European Parliament adopts resolution on attacks against minorities in Indonesia
New Malden, United Kingdom, July 8 (ENInews)--The European Parliament
adopted a resolution on human rights in Indonesia on 7 July, making reference
to attacks on religious minorities such as Christians and the Ahmadiyya
Muslim community, according to a news release from Christian Solidarity
The move by the European Parliament follows a resolution in the UK
Parliament, a letter of concern signed by members of Congress in the US, and a
resolution in the Swedish Parliament, all highlighting the violent persecution
of minorities in Indonesia, said the release.
The European Parliament resolution expresses "grave concern at the
incidents of violence against religious minorities, particularly Ahmadi Muslims,
Christians, Baha'is and Buddhists...at the local blasphemy, heresy and
religious defamation by-laws, which are open to misuse, and at the 2008 Joint
Ministerial Decree prohibiting the dissemination of Ahmadiyya Muslim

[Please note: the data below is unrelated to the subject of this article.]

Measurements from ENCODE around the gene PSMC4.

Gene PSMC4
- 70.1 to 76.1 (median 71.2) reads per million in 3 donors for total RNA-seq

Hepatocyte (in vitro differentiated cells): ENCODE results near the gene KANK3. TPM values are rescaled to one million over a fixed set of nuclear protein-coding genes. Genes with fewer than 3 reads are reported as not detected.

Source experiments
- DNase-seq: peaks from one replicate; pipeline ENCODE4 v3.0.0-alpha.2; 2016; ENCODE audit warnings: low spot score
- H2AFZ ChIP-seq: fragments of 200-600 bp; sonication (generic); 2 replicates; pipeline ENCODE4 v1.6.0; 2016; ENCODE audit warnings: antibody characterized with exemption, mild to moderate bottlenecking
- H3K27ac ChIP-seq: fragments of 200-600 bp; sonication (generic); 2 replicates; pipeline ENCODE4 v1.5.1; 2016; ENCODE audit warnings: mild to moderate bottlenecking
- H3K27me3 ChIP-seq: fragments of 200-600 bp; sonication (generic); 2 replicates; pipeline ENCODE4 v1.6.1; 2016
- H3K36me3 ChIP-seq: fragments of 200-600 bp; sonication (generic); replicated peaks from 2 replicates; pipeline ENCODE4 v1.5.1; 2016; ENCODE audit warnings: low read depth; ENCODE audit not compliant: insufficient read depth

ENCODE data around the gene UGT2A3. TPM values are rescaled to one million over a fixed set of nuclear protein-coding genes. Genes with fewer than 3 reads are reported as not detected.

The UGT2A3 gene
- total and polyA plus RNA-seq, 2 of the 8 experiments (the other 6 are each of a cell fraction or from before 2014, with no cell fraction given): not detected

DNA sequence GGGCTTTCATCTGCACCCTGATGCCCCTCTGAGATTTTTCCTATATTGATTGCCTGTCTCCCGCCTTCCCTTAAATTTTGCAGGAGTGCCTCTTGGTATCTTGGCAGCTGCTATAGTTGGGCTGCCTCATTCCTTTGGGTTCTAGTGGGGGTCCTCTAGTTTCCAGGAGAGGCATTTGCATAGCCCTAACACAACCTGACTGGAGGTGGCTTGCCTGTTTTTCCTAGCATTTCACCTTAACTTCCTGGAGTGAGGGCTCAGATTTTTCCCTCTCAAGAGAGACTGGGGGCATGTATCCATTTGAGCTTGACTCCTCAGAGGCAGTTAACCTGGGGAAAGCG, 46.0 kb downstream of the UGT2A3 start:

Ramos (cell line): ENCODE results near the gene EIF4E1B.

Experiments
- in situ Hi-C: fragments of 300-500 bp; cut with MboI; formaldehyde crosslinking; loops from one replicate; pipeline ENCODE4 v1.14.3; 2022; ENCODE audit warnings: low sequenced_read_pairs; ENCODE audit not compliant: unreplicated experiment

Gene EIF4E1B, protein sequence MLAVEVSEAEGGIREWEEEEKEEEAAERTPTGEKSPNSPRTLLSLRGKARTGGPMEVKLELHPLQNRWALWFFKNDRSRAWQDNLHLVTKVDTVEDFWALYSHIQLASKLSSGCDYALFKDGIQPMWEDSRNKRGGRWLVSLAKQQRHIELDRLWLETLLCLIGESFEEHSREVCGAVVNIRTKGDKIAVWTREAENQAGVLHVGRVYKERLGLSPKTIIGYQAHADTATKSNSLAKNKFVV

teachings," calling on the Indonesian authorities to "repeal or revise them."
According to the release, the resolution also applauds the work of civil
society groups in Indonesia, including Muslim, Christian and secular think
tanks, human rights organizations and counter-extremism organizations
promoting religious freedom and human rights, and pledges support for those
"actively promoting democracy, tolerance and peaceful co-existence between
different ethnic and religious groups."
Mitro Repo, a Finnish member of the European Parliament, said "While
Indonesia's national ideology, 'Pancasila,' has been a great example of
enshrining pluralism, cultural harmony, religious freedom and social justice, there
is a deep concern that the blasphemy, heresy and religious defamation
by-laws are open to misuse. Such laws do not have a place in a state that truly
respects human rights and engages in an open dialogue with its civil
society." He added, "Indonesia should be open to cooperation with the
international community so that emerging problems can be preempted."